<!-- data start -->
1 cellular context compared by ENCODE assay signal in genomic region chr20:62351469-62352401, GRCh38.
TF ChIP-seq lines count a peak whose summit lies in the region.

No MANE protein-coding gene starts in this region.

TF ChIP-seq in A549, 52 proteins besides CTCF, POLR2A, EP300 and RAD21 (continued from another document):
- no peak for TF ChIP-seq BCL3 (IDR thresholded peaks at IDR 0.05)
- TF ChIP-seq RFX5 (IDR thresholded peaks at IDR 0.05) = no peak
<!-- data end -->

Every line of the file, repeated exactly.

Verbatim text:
1 cellular context compared by ENCODE assay signal in genomic region chr20:62351469-62352401, GRCh38.
TF ChIP-seq lines count a peak whose summit lies in the region.

No MANE protein-coding gene starts in this region.

TF ChIP-seq in A549, 52 proteins besides CTCF, POLR2A, EP300 and RAD21 (continued from another document):
- no peak for TF ChIP-seq BCL3 (IDR thresholded peaks at IDR 0.05)
- TF ChIP-seq RFX5 (IDR thresholded peaks at IDR 0.05) = no peak